Thanks to an “all-new, all-different Marvel” initiative, Amanat is making good on this promise – telling stories that, in her own words, help unveil people’s true identities. In the case of Carol Danvers, the new “Captain Marvel” moniker has transformed her into the fighter pilot she always was. Thigh-high boots are out; the jumpsuit is in. Clothes are vital. Amanat quotes her colleague, writer Kelly Sue DeConnick, when she says: “iIt’s not a costume, it’s a uniform.”
Diversity isn’t simply a passing trend for Marvel’s trailblazing editor. It’s at the heart of every decision she makes – and it’s captivating new audiences. I know nothing about comic books, I tell her, but even I’m a massive fan of Ms. Marvel’s newest recruit, Kamala Khan. In 2013, Marvel Comics announced their first solo series to feature a Muslim female superhero, co-created by Amanat herself.
To paraphrase Amanat, the latest Ms. Marvel is primarily about a young girl figuring out who she is. It just so happens that this young woman is Muslim. “We actually don’t mention the word Islam for 19 issues of that comic, which says a lot about what we’re going for in terms of universality,” Amanat says. “That’s the way you start normalising the conversation around what race and gender is – you get to know the individual for who they are.”
A lot has been written about Amanat’s own background in light of Marvel’s new Muslim superhero. It’s an inevitable talking-point once you discover that she grew up in the same New Jersey neighbourhood as her fictional creation. And she just so happens to be a Muslim-American, too.
“I was a very young, awkward girl growing up,” she tells me. “I think everyone feels like an outsider in different ways. I felt it in a very overt way because it’s painted on you. Literally, it’s on my skin.” In the past, Amanat has continually underlined that she doesn’t want anyone to feel like they aren’t represented, regardless of race, religion, gender or sexual orientation. That doesn’t mean her groundbreaking decisions haven’t been made without online abuse.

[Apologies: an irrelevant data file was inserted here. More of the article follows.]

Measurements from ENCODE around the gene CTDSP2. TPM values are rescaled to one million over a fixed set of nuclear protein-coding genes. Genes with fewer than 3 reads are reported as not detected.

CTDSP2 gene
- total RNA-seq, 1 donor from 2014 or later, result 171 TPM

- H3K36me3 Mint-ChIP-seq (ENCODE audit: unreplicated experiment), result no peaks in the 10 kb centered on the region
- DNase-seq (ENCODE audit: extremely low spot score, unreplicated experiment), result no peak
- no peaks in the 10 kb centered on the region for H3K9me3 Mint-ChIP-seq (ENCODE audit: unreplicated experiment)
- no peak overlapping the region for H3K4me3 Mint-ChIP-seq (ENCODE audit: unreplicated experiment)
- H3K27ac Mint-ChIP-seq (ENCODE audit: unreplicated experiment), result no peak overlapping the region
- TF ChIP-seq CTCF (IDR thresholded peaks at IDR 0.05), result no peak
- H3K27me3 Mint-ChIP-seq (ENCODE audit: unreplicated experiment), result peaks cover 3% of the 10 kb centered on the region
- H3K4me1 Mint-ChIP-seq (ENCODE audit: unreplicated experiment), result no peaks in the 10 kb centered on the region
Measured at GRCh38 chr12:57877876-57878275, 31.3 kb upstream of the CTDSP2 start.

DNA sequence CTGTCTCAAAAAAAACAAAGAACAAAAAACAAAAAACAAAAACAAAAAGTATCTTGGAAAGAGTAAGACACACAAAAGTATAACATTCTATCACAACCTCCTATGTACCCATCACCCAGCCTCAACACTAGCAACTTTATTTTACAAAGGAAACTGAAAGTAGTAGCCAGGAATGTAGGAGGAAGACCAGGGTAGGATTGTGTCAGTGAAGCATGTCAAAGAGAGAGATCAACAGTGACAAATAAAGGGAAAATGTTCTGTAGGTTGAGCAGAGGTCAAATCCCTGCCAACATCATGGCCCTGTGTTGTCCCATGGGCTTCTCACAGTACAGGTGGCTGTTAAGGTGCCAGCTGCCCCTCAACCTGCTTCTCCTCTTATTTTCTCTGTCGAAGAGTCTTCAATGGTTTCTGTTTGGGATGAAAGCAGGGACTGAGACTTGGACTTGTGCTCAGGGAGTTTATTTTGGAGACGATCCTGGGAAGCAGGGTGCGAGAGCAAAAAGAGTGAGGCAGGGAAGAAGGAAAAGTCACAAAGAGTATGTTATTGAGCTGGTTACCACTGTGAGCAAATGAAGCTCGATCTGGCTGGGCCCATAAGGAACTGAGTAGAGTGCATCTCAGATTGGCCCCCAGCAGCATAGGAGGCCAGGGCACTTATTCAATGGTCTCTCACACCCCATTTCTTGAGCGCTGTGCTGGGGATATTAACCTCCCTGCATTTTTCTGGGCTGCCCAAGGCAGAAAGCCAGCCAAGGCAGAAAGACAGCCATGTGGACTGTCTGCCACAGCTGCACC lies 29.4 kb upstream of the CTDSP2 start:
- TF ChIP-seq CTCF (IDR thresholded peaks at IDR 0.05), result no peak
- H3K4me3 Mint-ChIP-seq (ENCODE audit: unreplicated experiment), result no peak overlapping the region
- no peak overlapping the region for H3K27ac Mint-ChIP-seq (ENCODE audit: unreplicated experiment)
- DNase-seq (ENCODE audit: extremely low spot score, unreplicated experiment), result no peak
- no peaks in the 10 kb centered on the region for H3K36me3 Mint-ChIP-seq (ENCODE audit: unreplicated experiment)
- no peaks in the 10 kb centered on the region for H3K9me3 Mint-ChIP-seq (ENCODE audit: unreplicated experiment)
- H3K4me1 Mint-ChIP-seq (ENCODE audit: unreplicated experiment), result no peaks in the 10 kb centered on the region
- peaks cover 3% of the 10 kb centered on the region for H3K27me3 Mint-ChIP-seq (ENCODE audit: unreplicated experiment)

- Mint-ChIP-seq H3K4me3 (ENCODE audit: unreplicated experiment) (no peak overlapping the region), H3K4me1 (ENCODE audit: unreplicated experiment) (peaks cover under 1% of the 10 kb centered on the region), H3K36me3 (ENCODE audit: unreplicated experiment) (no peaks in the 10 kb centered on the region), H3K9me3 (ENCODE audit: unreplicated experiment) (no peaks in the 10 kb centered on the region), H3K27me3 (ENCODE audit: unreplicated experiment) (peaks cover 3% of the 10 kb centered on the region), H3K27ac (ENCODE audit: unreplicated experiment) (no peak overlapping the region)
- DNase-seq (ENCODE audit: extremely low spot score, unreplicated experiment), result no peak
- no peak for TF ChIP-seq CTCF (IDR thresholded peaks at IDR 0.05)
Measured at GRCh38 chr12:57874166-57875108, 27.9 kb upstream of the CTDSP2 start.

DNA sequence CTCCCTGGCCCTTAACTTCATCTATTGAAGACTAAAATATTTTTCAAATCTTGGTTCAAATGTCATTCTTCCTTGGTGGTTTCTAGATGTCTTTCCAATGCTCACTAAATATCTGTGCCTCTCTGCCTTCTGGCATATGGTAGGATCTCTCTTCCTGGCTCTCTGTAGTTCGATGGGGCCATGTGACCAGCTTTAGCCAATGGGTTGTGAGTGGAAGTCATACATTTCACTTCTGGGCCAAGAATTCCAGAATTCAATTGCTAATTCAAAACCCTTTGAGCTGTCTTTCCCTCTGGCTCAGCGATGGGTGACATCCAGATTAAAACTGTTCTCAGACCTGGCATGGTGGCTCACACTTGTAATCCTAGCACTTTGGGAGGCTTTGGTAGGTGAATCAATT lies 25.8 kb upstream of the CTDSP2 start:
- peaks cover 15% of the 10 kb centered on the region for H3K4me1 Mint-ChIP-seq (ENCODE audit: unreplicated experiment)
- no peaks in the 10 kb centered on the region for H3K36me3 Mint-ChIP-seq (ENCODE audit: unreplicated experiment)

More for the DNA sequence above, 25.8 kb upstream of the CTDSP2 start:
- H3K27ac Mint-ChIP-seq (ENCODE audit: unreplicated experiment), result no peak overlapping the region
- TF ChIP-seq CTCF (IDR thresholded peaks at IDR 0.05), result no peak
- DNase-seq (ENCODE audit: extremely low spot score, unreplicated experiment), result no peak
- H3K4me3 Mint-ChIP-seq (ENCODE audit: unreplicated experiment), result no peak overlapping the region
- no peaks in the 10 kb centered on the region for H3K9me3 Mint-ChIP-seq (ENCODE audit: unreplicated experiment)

“People are going to be upset, but I try not to take any of that to heart,” she says. “People have said some really mean things to me, specifically because I’m a Muslim. Probably because I’m a woman, too.” When I pin her for details, her reply shows why characters such as Kamala Khan are so important: “I’ve had people say very derogatory things about Kamala Khan in particular, and about Muslim women, which I don’t want to repeat. Broadly saying Muslim women are subservient to Muslim men. I’ve had people say I’m a Sharia spy – crazy stuff.”
If she reads this abuse and replies to it, she’s validating the trolls, she tells me. She doesn’t want to give them a voice. Instead, she’s focused on kick-ass characters like Kamala Khan, who – just like Carol Danvers in the late 1970s – are challenging and redefining the narrative.
The superhero narrative is powerful because they are aspirational stories, Amanat reminds me. “They are meant to make people believe in the eminent possibilities of the human experience,” she adds. And who needs a pair of thigh-high boots for that?